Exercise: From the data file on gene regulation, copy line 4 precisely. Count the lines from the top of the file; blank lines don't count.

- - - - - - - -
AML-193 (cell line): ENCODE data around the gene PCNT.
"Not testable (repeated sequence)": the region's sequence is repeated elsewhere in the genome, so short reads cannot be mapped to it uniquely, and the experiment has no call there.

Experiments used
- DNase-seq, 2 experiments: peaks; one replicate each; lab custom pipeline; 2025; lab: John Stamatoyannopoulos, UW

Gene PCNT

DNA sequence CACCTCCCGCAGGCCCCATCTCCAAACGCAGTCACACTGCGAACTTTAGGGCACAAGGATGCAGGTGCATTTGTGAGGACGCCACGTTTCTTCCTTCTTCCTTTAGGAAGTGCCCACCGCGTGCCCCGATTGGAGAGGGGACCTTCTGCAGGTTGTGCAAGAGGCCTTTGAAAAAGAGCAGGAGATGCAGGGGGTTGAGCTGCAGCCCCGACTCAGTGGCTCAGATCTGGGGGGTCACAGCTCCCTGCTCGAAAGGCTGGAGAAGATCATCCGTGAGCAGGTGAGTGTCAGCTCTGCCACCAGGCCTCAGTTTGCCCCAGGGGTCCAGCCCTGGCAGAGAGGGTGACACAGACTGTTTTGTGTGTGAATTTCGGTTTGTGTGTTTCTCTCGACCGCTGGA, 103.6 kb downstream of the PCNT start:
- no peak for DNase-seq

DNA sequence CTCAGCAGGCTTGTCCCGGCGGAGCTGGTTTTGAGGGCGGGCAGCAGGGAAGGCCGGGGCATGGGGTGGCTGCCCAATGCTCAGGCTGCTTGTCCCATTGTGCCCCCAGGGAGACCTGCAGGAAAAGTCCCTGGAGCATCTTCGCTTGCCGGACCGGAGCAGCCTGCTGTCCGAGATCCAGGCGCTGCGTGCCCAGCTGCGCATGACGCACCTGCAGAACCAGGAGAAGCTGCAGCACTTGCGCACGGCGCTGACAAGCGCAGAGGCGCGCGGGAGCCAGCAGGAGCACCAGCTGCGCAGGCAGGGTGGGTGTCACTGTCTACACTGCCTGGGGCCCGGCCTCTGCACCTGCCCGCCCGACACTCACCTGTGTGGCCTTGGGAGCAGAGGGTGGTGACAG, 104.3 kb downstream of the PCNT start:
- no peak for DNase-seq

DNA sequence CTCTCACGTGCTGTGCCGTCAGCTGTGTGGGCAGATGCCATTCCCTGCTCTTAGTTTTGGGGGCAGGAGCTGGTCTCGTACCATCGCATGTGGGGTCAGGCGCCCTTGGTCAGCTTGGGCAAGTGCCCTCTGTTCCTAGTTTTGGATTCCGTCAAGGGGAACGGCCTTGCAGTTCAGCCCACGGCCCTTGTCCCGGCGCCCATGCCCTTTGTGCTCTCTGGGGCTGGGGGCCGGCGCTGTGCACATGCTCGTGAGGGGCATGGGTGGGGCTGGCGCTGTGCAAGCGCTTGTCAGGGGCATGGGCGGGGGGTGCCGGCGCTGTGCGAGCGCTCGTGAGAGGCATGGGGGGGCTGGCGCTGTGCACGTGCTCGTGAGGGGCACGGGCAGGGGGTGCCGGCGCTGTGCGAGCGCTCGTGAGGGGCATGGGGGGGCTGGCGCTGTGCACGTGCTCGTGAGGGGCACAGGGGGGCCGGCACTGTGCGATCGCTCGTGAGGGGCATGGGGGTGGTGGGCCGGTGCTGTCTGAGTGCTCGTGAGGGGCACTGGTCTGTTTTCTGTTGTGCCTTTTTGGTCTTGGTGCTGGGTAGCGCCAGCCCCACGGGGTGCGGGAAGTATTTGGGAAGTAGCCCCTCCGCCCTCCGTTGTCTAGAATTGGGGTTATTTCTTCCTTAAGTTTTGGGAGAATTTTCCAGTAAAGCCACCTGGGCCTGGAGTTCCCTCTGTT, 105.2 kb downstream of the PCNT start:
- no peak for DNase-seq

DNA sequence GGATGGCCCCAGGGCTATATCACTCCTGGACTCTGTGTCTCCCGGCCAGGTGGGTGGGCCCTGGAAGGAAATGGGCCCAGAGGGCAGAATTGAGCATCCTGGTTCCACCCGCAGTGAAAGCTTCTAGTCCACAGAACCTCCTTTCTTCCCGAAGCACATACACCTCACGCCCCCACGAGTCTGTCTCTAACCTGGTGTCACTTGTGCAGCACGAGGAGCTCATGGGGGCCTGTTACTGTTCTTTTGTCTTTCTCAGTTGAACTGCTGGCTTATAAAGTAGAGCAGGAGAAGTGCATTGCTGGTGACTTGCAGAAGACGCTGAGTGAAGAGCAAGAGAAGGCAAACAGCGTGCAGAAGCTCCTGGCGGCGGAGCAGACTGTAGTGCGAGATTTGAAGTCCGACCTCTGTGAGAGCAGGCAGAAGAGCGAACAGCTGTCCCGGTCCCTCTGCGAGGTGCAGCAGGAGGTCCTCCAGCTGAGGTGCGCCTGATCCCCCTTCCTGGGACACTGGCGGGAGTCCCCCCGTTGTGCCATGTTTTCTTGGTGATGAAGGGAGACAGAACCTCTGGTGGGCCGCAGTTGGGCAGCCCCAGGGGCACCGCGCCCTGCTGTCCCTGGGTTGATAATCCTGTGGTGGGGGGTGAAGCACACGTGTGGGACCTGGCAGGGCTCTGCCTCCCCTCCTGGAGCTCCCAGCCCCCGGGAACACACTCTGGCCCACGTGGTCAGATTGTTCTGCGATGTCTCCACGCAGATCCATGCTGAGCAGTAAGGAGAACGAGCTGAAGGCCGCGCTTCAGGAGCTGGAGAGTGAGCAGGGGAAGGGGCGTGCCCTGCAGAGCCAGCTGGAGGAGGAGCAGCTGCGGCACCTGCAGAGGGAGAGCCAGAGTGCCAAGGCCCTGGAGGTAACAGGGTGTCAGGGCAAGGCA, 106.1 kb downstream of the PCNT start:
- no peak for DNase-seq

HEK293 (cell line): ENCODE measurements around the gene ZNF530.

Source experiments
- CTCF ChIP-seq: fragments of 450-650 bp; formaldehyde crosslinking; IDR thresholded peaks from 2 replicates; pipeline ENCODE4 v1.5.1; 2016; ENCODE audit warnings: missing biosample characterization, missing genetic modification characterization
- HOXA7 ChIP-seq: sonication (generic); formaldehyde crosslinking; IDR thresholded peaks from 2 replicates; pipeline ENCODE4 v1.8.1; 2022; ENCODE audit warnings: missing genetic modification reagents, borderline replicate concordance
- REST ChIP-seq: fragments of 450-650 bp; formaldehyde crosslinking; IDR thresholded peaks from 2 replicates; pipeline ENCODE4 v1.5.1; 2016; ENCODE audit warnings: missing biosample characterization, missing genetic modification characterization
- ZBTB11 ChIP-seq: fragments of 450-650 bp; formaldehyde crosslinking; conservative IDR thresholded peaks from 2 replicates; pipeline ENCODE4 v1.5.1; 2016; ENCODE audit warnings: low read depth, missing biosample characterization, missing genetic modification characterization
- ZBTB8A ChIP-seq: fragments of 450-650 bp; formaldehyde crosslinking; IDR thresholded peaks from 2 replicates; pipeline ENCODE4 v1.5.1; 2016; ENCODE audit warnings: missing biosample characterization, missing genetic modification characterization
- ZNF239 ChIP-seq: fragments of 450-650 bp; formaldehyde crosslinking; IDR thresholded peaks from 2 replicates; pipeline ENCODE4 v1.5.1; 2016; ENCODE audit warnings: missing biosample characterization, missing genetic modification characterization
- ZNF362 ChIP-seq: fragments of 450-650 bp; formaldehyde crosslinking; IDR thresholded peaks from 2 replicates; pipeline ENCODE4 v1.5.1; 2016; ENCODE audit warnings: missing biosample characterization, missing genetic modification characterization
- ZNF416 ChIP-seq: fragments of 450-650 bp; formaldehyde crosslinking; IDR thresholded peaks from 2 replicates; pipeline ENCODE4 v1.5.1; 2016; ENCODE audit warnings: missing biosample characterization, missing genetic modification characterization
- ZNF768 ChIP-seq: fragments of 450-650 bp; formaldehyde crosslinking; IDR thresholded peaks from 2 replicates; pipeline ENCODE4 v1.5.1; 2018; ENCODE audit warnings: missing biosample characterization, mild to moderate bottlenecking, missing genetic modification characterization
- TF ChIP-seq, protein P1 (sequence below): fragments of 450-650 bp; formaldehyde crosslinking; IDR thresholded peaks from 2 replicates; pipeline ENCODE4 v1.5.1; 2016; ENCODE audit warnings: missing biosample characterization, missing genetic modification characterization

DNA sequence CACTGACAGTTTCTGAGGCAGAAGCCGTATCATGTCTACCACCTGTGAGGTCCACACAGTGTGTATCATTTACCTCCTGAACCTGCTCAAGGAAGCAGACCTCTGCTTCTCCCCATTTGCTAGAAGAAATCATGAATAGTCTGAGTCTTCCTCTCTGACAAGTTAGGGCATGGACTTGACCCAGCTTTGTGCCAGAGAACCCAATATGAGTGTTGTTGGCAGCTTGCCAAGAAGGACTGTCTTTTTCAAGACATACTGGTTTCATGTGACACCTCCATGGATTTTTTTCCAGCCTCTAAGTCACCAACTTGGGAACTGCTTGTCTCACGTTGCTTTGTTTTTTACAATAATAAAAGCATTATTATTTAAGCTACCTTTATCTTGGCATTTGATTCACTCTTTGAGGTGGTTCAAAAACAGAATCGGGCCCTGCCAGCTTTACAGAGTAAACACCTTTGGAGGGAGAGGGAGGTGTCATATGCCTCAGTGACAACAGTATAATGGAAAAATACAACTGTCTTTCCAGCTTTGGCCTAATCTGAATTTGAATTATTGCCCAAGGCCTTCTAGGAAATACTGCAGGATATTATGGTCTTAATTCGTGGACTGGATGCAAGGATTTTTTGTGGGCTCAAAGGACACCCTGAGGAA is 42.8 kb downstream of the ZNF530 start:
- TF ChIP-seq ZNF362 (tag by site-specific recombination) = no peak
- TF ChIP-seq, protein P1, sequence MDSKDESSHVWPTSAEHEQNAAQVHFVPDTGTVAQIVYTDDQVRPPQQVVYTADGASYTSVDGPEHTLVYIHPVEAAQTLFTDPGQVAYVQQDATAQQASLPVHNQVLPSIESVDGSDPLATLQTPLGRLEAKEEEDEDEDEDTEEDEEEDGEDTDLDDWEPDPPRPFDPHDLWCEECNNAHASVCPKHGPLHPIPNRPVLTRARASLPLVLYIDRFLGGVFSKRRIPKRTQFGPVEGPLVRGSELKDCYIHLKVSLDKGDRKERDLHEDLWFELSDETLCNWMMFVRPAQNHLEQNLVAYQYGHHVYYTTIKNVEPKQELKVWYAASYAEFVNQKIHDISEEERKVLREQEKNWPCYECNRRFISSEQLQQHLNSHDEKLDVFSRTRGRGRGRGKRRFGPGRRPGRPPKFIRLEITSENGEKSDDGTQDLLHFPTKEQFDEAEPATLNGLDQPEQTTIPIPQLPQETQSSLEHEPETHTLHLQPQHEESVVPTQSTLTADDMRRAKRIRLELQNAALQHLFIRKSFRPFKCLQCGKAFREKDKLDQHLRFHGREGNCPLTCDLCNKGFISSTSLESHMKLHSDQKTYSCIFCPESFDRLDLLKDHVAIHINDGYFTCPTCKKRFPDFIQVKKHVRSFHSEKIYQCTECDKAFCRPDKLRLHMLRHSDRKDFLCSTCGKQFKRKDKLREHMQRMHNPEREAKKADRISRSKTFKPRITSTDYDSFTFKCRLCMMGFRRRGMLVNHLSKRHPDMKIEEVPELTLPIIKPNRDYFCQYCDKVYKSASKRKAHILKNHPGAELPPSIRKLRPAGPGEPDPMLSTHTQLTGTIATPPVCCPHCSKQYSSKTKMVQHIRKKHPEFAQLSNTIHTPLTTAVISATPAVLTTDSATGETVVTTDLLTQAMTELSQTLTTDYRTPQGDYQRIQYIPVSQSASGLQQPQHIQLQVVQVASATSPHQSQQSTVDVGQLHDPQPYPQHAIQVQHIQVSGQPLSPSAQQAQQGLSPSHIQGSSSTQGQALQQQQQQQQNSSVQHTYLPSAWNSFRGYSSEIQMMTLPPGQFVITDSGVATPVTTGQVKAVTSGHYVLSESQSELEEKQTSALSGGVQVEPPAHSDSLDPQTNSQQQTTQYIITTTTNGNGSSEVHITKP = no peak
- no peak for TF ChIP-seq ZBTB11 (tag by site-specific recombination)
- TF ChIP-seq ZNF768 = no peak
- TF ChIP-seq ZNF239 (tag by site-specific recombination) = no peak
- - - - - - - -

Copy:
- DNase-seq, 2 experiments: peaks; one replicate each; lab custom pipeline; 2025; lab: John Stamatoyannopoulos, UW